Access to water is critical to improved investment and trade in the Pacific, according to eWater. It also submitted that climate change is one of the 21st century’s ‘most pervasive global threats to development, peace and security’.
Climate change impacts primarily through the water cycle and is a threat multiplier for water security. The rising demand for food, energy and water (the water-food-energy nexus) will be compounded by climate change, straining resources and potentially contributing to conflict and displacement.
The Asia-Pacific region bears the brunt of weather-related disasters, with more frequent events and greater numbers of people killed and affected than any other continent.
eWater noted that the United Nations Economic and Social Commission for Asia and the Pacific (UNESCAP), in its 2019 Asia-Pacific Disaster Report, stated that since 1970, two million people have been killed in disasters in the region, 59 percent of the global death toll and annual economic losses are estimated at $675 billion.
eWater highlighted that Pacific island countries face the highest disaster risk, in per capita terms, globally, according to the Asian Development Bank (ADB).
Most Pacific countries are located along the cyclone belt and are either on or near the tectonic boundary between the Australian and Pacific plates, which expose them to catastrophic events such as earthquakes and cyclones.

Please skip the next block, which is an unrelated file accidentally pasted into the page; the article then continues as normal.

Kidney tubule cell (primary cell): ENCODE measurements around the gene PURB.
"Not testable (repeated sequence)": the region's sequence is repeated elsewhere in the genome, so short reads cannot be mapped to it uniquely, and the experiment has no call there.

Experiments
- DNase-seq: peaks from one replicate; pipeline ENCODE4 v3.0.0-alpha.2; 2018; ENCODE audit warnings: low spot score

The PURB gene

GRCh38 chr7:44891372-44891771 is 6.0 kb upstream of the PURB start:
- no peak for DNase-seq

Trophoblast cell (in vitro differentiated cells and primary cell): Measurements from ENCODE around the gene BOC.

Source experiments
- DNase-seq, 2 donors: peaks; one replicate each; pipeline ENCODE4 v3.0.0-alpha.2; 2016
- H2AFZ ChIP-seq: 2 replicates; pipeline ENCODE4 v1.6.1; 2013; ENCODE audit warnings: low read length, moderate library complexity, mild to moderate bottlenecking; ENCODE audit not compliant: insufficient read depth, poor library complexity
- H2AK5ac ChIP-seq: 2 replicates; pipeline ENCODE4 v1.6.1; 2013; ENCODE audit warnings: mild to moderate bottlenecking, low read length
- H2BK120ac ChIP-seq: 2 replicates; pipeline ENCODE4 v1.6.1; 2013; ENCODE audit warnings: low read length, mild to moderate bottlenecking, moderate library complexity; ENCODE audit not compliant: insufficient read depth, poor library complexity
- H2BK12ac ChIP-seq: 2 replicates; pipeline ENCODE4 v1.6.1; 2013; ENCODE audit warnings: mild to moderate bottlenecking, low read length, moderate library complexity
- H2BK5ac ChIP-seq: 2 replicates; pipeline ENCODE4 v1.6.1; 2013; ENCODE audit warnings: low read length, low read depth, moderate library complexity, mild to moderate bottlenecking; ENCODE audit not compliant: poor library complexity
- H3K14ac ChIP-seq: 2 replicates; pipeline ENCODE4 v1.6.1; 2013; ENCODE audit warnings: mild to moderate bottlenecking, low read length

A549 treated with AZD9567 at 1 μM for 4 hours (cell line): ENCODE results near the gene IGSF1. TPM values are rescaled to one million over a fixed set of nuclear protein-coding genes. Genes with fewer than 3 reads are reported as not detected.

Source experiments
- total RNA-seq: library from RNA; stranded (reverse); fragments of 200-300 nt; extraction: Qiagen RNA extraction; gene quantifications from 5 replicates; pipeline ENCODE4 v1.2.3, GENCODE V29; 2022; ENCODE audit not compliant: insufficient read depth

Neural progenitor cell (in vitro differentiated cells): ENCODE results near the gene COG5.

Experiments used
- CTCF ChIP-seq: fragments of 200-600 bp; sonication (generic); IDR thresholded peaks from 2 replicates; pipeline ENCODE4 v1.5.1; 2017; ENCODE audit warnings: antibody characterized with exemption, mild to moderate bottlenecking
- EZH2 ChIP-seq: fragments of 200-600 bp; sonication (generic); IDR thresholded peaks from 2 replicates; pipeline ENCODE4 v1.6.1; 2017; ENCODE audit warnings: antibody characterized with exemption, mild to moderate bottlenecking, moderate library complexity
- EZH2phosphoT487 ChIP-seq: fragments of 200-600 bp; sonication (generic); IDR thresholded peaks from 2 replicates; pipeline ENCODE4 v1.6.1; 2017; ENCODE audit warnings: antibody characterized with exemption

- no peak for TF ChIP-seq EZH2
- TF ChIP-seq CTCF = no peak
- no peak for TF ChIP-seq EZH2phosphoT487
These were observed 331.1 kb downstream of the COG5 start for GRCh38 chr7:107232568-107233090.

Specialist power and water consulting firm, Entura, detailed that climate change is also considered within project design and siting to ‘protect the assets from future impacts such as sea level rise and to minimise cyclonic effects, or to understand future water inflows for hydropower’.
In cyclonic areas wind may not be practicable with the exception of small scale de-mountable options. Stronger wind resource is most consistent in coastal areas that may be affected in the future. Solar is a common and most applicable technology due to the almost universally available resources across the region.
Entura declared availability of suitable land that has the right access to the energy resource, has low constructability risks and is close to any related network infrastructure was already a problematic issue for infrastructure projects but also driving innovative land use too.
Climate change forecasts for atolls and other low lying areas further limit the availability of suitable land in the future. Further, where suitable land is scarce, there is often less opportunity to avoid environmental or social impacts because there are limited site options.